The LionsXII need you – Why Singapore football fails without fans
English reserve football has always attracted strange supporters. When I was kid, I could only afford reserve fixtures at Upton Park. The football was wretched, but the mad fans were wonderful.
They never missed a game. No matter how many times an incompetent Hammer with a beer gut and no ball control kept falling over, they kept coming back. There were bitchy pensioners, wide-eyed kids and those obsessed statisticians who knew the result of every West Ham fixture since 1966, but had never kissed a woman before.
Nothing could keep them away. It wasn’t the paltry fare served up by has-beens, wannabes and never-gonna-bes, it was an inexplicable devotion to those men in uniform. For good and mostly bad, West Ham had seeped into the soul. Once it sticks, it’s almost impossible to remove, a bit like dried dog shit on a shoe.
Some of those fans must still attend West Ham reserve games; moaning about the rain and watching Carlton Cole fall over. But they’ll still be there. Just as they were there at an AFC Champions League match in Myanmar earlier this week (I’m talking about fans in general now, not West Ham supporters specifically. They’re not that keen).
As you do in Myanmar
The success of Warriors FC against Yadanarbon stood out less than the attendance. A raucous crowd of 21,400 turned out to watch the Myanmar National League champions. Yadanarbon lost, but their huge turnout brought Singapore’s lack of support into sharp focus.
Everyone knows the excuse. The longstanding justification for Singapore’s indifference towards its national game has been a lack of standard. Local football has “got no standard”. The S.League is inferior, the Lions cannot beat Malaysia at home and a bunch of mostly untested kids will probably struggle in the Malaysian Super League. So why bother?
It’s a copout. Yadanarbon blew that myopic argument out of the water 21,400 times over. They came for the club colours, not the quality. In an ideal world, both are included with the price of admission. Season tickets come gift-wrapped with the promise of frilly football and shiny silver pots.
That’s a reality only for the privileged few at the Bernabéu and the Allianz Arena (and those clinging to their bandwagons). For the average Yadanarbon or West Ham fan, total football is a distant fantasy. Dreams are dashed almost weekly, but the support rarely wavers.
That doesn’t mean Singapore football gets a free pass to produce plodding performances indefinitely. But to write off the local game for failing to reach unrealistic standards smacks of the shortsighted kiasuism that Dr Ben Tan alluded to in his recent parliamentary speech on the worrying state of sport.
More than ever, Singapore football needs the benefit of the doubt. Since the Suzuki Cup debacle, the fans’ voices have been heard across all media platforms and rightly so. Now they should be heard at Jalan Besar in the MSL.
This season feels like a watershed for Singapore football. The local game’s position remains precarious, its future uncertain. While the bedraggled Lions rebuild from scratch and the S.League struggles to win back public trust, Fandi Ahmad must send fresh faces to save the nation’s face with a top-three finish in the MSL.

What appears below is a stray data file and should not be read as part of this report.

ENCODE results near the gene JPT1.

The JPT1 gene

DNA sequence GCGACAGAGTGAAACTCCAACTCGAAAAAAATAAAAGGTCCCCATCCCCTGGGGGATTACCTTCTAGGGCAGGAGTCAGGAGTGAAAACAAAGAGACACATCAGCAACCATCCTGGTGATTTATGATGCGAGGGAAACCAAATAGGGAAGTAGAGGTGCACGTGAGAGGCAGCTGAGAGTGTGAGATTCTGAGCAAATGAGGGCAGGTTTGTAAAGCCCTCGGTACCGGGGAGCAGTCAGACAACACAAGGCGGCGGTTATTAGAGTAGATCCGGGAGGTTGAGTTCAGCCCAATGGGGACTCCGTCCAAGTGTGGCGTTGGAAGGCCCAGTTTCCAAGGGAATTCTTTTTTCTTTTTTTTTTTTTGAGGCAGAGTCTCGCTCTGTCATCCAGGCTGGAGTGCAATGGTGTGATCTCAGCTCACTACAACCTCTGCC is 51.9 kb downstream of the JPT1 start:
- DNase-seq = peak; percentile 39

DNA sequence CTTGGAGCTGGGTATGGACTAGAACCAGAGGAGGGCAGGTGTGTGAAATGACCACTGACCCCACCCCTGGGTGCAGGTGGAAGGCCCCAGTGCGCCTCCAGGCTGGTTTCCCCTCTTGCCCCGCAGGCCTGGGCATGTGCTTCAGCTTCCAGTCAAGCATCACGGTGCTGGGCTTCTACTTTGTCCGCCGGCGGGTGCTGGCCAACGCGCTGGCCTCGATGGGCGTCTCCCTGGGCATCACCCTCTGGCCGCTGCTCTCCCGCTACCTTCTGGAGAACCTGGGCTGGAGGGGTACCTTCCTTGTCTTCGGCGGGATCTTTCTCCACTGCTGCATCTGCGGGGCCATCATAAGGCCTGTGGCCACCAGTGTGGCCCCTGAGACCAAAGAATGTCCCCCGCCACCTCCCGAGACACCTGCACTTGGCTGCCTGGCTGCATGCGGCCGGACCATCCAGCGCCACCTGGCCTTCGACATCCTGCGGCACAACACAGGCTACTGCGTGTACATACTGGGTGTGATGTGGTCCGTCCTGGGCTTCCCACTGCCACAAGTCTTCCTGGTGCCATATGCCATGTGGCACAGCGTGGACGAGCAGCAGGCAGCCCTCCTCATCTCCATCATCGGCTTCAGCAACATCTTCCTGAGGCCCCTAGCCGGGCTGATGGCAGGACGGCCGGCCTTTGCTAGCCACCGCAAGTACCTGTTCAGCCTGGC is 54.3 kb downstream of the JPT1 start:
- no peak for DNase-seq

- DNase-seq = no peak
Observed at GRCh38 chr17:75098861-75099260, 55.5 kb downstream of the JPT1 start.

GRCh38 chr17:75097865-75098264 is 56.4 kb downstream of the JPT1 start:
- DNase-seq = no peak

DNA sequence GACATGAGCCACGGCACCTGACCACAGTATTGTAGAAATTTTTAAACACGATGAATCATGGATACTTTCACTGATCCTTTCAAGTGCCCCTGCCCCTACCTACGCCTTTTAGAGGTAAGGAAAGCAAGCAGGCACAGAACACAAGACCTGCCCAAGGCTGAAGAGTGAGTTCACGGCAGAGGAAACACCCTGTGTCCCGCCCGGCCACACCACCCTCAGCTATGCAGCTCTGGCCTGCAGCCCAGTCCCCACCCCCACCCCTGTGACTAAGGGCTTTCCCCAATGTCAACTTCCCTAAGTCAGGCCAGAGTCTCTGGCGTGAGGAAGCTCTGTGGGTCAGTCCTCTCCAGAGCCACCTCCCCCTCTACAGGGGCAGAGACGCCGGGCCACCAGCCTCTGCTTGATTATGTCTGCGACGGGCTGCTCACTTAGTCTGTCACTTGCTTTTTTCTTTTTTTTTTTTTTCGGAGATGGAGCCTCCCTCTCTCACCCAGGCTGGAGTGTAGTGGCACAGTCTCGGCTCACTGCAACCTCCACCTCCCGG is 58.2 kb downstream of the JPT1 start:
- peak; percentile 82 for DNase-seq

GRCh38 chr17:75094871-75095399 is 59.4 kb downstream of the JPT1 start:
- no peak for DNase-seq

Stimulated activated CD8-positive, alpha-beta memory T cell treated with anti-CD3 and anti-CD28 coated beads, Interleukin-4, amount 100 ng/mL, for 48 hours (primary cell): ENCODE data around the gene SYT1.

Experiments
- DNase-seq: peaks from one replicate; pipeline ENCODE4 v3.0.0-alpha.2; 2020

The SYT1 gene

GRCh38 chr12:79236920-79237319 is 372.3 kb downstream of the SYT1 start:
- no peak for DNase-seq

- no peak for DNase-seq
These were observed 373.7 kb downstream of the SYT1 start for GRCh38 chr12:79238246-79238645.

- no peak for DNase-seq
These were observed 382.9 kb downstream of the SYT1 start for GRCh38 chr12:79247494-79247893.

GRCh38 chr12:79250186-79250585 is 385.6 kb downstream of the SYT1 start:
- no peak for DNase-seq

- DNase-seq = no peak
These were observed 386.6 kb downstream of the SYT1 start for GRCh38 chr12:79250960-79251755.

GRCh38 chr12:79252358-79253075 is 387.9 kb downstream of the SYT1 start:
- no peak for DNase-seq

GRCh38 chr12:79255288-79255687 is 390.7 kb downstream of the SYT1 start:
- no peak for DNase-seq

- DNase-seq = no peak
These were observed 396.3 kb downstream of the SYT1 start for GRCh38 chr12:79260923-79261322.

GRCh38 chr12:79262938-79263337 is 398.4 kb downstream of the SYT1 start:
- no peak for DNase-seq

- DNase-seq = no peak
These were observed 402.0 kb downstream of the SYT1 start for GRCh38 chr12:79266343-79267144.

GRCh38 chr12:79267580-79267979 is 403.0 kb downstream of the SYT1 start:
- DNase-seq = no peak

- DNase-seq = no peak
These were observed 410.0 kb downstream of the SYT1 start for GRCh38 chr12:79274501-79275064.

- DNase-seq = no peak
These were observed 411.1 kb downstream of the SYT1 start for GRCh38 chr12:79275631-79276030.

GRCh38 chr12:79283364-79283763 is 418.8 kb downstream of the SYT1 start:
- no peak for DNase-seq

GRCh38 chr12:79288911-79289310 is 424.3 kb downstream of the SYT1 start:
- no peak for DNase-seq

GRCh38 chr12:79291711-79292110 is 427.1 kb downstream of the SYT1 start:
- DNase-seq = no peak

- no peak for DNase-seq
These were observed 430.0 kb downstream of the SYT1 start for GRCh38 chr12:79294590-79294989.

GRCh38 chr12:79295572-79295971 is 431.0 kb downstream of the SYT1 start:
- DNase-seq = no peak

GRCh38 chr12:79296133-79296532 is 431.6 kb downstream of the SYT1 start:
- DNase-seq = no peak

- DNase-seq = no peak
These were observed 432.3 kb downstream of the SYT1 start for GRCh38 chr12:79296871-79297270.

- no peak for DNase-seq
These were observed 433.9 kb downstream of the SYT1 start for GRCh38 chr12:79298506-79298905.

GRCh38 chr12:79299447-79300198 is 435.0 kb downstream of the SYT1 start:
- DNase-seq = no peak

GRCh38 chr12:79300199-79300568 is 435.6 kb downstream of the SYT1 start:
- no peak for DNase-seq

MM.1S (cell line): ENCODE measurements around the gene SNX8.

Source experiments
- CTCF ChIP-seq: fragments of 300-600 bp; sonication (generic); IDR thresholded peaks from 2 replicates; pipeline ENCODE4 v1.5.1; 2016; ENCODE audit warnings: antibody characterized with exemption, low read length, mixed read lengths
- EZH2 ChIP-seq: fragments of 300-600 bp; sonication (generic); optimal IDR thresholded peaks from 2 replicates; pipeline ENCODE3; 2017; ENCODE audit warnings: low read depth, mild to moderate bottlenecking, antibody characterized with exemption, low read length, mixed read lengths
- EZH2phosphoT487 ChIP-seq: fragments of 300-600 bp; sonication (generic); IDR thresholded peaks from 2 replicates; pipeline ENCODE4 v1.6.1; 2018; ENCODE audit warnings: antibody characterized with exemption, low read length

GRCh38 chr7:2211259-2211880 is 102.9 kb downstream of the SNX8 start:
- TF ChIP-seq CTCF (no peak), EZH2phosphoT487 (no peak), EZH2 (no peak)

Bums on seats
After almost flat-lining last season, a pulse remains, but it’s a faint one. The FAS’ $25 million, six-year deal with media rights company MP & Silva is more than a cash injection. It’s a defibrillator. The game suddenly has a lifeline.
But the deal also presents a football nation with an intriguing dilemma. MP & Silva has pledged to organise up to six games every year, involving leading international and club sides, as well as the Singapore national team. I added the “as well”. But there must be a risk that the Lions become an afterthought, the ball and chain that a major media rights company must lug around if it wants to do big business here, like a kind of corporate National Service.
Book a Lions friendly and pay lip service to football’s local development and then book a Liverpool friendly to pay the bills. That will be the cynical thinking if Europe’s heavyweights play to packed houses and the Lions are left to make up the numbers on the National Stadium’s events calendar.
There’s no suggestion that MP & Silva isn’t fully committed to promoting Singapore’s football squads, but it’s not a charity either. If Singaporeans do not stand up for their countrymen but are willing to stand up for the Catalans, then the talent will be imported from Barcelona rather than Balestier. Professional sport is about putting bums on seats.
So MP & Silva and the National Stadium will offer Singaporeans a choice: back one of the big boys or back one of your own. Follow the passport or follow the money.
But is there not a third, simpler option of perhaps doing both? The LionsXII do not depend on every Singapore-based Manchester United supporter for their longevity, just a decent percentage will do.
The biggest threat to a football competition’s health has never been a lack of quality. It’s apathy. The local game undoubtedly needs greater investment, less kiasuism, more Chinese participants and improved infrastructure.
But right now, it just needs you.
Neil Humphreys is the best-selling author of football novels Match Fixer and Premier Leech, which was the FourFourTwo Football Novel of the Year. He has also penned recent bestseller Marina Bay Sins. You can find his website right here.